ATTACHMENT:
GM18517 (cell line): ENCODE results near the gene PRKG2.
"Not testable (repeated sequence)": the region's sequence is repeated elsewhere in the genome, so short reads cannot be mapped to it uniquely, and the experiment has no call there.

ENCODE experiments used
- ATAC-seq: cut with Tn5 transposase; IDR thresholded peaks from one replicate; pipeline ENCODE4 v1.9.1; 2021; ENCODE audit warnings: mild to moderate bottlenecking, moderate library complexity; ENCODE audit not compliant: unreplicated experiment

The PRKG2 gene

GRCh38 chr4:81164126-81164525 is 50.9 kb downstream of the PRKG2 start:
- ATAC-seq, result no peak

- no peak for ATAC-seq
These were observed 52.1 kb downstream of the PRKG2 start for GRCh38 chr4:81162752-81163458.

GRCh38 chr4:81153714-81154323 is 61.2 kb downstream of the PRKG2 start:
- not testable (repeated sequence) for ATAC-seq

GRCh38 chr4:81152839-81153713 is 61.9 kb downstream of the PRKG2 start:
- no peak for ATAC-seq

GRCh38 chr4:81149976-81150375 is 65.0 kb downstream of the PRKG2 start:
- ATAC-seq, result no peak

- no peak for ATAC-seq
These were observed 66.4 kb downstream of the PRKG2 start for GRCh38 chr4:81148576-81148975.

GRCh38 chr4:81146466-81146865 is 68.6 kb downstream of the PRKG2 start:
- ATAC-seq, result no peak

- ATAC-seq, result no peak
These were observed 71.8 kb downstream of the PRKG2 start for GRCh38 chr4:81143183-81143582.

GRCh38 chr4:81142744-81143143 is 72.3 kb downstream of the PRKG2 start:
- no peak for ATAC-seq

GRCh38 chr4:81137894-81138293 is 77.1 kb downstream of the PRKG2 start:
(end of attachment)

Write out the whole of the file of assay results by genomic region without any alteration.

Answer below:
GM18517 (cell line): ENCODE results near the gene PRKG2.
"Not testable (repeated sequence)": the region's sequence is repeated elsewhere in the genome, so short reads cannot be mapped to it uniquely, and the experiment has no call there.

ENCODE experiments used
- ATAC-seq: cut with Tn5 transposase; IDR thresholded peaks from one replicate; pipeline ENCODE4 v1.9.1; 2021; ENCODE audit warnings: mild to moderate bottlenecking, moderate library complexity; ENCODE audit not compliant: unreplicated experiment

The PRKG2 gene

GRCh38 chr4:81164126-81164525 is 50.9 kb downstream of the PRKG2 start:
- ATAC-seq, result no peak

- no peak for ATAC-seq
These were observed 52.1 kb downstream of the PRKG2 start for GRCh38 chr4:81162752-81163458.

GRCh38 chr4:81153714-81154323 is 61.2 kb downstream of the PRKG2 start:
- not testable (repeated sequence) for ATAC-seq

GRCh38 chr4:81152839-81153713 is 61.9 kb downstream of the PRKG2 start:
- no peak for ATAC-seq

GRCh38 chr4:81149976-81150375 is 65.0 kb downstream of the PRKG2 start:
- ATAC-seq, result no peak

- no peak for ATAC-seq
These were observed 66.4 kb downstream of the PRKG2 start for GRCh38 chr4:81148576-81148975.

GRCh38 chr4:81146466-81146865 is 68.6 kb downstream of the PRKG2 start:
- ATAC-seq, result no peak

- ATAC-seq, result no peak
These were observed 71.8 kb downstream of the PRKG2 start for GRCh38 chr4:81143183-81143582.

GRCh38 chr4:81142744-81143143 is 72.3 kb downstream of the PRKG2 start:
- no peak for ATAC-seq

GRCh38 chr4:81137894-81138293 is 77.1 kb downstream of the PRKG2 start: